Dr. Adam Bodnar delivered a lecture on various developments in Poland’s constitutional situation, and their potential implications for the country's relation with the European Union. The lecture was a part of the seminar organized by Sieps – Swedish Institute for European Policy Studies.
From 19 until 21 September 2018, a delegation of the LIBE Committee visited Warsaw to examine the rule of law situation in Poland. In follow-up to that mission, LIBE Coordinators decided to hold a public hearing with external experts and stakeholders during the LIBE Committee meeting of 20 November 2018 in Brussels.
The CHR wrote a letter to the chairman of the National Electoral Commission in support of citizens who could not vote on 21 October. He noted that local offices were not prepared for such a large number of incoming online applications for entry in the electoral registers, and this undermined the confidence in the state governed by law.
The Supreme Court is usually invisible to citizens. On daily basis, an average citizen underestimates the Supreme Court’s important role in the development of the legislative system. Yet, let us look at the Supreme Court’s recent resolution (of 20 June 2018) concerning mortgage loans denominated in Swiss francs.
The Commissioner withdrew from the Constitutional Tribunal his motion regarding the Act of 10 June 2017 on Counter-Terrorism Measures. As the reason, he indicated the change of the formerly determined composition of the Constitutional Tribunal’s adjudicating panel and the fact that the current panel includes three persons not entitled to adjudicate in the Tribunal.
Here in Poland, we are headed into a period of darkness when it comes to legal guarantees, the role of the constitution and the sanctity of EU treaties. Hope is slowly vanishing. We can only hope that — being deprived of institutional guarantees of independence — individual judges will be strong enough to safeguard their own independence in their judicial decision-making.
The Commissioner for Human Rights and German Institute for Human Rights organized the joint workshop on protection of human rights of older persons which will take place on 7th March, in the Office of the Commissioner for Human Rights in Warsaw.
The Congress, organized by the Commissioner for Human Rights to celebrate the 30th anniversary of the institution of independent ombudsman in Poland, was held on 8-9 December in Warsaw. It consisted of 36 panels on key topics relating to human rights.
The Constitutional Tribunal has ruled that the regulations which allow so-called eviction to the street of persons living in uniformed service members’ apartments are inconsistent with the Constitution. The ruling is the CHR’s major success in the fight for strengthening the protection of the rights of tenants.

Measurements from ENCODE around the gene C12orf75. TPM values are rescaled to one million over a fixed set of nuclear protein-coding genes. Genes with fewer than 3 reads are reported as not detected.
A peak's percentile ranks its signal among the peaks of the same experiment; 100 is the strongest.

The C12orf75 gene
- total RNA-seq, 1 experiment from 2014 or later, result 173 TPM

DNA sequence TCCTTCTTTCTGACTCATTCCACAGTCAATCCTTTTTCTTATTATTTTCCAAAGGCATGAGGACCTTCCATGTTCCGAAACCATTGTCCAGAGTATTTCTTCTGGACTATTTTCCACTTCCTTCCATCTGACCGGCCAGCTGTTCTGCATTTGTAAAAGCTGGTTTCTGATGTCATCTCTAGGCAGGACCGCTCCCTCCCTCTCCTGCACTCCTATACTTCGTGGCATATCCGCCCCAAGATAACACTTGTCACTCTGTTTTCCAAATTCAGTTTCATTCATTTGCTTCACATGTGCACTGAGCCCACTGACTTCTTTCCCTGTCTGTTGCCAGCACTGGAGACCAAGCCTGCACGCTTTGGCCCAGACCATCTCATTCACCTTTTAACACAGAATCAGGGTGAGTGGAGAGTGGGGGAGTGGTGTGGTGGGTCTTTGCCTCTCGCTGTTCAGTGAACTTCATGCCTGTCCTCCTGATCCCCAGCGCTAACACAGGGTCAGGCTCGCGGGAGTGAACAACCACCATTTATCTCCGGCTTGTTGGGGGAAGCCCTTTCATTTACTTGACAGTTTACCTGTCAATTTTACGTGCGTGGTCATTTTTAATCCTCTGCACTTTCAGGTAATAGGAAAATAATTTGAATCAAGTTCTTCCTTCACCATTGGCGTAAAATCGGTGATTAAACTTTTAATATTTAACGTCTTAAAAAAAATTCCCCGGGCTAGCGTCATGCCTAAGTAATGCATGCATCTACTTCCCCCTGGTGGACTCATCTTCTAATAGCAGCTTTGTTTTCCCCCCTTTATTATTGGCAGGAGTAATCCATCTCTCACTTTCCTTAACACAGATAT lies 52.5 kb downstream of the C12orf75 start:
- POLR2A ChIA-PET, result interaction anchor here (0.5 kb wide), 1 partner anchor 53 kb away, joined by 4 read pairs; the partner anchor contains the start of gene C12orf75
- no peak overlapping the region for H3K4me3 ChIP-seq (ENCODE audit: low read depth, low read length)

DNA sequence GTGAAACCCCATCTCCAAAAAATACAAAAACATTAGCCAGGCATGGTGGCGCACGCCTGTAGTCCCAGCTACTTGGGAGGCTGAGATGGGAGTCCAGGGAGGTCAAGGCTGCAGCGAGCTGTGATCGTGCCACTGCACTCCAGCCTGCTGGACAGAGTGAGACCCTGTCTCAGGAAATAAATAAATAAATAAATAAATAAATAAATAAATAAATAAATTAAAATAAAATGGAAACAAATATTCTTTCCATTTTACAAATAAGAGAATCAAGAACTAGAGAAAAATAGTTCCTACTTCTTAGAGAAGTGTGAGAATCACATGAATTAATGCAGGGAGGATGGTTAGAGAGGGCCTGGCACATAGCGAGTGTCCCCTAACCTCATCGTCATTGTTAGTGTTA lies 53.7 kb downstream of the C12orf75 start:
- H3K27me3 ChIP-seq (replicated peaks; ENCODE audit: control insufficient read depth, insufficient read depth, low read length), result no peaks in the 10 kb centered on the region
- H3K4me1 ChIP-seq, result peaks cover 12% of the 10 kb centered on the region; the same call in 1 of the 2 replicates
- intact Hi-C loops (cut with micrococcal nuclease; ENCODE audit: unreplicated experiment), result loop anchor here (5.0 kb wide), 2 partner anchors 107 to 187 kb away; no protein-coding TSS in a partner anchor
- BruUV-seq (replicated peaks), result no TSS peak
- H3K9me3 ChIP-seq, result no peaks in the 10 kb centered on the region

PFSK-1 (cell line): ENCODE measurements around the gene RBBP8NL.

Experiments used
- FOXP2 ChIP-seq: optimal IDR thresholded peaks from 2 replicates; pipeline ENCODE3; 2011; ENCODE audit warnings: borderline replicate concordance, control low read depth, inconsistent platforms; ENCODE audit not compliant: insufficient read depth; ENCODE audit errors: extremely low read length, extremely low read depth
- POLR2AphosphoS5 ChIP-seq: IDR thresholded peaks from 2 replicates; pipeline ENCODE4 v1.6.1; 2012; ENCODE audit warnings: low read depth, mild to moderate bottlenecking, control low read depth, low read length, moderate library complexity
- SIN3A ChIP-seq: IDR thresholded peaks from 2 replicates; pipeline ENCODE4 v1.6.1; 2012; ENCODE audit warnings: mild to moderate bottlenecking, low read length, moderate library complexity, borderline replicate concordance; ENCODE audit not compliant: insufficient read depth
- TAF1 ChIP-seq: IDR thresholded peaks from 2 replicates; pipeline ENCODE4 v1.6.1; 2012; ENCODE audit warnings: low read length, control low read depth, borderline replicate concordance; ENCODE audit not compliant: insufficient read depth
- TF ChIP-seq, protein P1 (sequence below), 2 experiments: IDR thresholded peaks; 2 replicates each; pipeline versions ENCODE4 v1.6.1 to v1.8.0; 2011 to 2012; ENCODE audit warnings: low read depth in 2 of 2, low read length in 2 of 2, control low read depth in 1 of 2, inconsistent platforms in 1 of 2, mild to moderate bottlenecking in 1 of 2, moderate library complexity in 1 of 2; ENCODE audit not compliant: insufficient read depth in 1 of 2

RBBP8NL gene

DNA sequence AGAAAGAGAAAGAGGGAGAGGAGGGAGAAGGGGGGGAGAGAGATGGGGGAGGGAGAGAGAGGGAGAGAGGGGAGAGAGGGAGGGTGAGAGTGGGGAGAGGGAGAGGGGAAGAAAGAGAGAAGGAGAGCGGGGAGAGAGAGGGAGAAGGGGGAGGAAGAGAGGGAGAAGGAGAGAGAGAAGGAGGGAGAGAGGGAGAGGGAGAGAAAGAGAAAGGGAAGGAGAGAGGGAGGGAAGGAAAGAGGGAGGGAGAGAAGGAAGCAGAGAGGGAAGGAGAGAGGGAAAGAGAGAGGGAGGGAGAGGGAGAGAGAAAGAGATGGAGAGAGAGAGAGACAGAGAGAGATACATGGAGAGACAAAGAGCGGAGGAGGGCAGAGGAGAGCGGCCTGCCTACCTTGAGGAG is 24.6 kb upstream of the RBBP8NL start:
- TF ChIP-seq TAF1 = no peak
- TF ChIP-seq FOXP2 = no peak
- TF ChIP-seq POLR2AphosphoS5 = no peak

In the Czech city of Brno, an annual V4 meeting was held of ombudspersons from Poland, the Czech Republic, Slovakia and Hungary. In the adopted declaration "Human Rights for Everyone", the Visegrad Group ombudspersons emphasized their common goals and values, as well as the significance of the institution of ombudsman maintaining independence of the authorities.
The situation with the Supreme Court is a bit as if here, at the Przystanek Woodstock, Jurek Owsiak tried to determine what should be happening at the festival, said Commissioner for Human Rights Adam Bodnar while speaking with judge Jarosław Gwizdak during the “Academy of Truly Fine Arts” at the 23rd edition of the Przystanek Woodstock festival held in Kostrzyń nad Odrą.
„I believe that the recently generated great energy of the citizens may also be used to control staffing decisions in the judiciary sector at every level: the appointments of judges, court presidents, heads of court departments, spokespersons, etc. What should be ensured is the transparency of procedures, assessment of qualifications of candidates, explanations of unclear decision.
Adam Bodnar was present throughout the parliamentary sessions devoted to the work on the bills on courts. He tried to explain the objections and indicated the threats to the rights of ordinary people, caused by the reform which was proceeded hastily, without consultations, and which covered three bills: on Common Courts, on the National Council of the Judiciary and on the Supreme Court.
The Government Plenipotentiary for Civil Society, appointed in 2016, was expected to draw up a National Programme for Civil Society Development Support, to provide a basis for further works, including institutional solutions. However, the Programme was not drawn up, and the government submitted a proposal of establishing a new institution, the National Freedom Institute.
The 8th Session of the Open-Ended Working Group on Ageing took place on 5-7 July in UN Headquaters in New York City. That was the first time when National Human Rights Institution were granted the right to speak during UN meetings.
The system of free legal aid, introduced in early 2016, already requires changes. It turned out that in practice, the aid was used only by a low number of people. Often, persons in need of such aid were not eligible for it as they did not meet the criteria set out in the relevant Act of Parliament.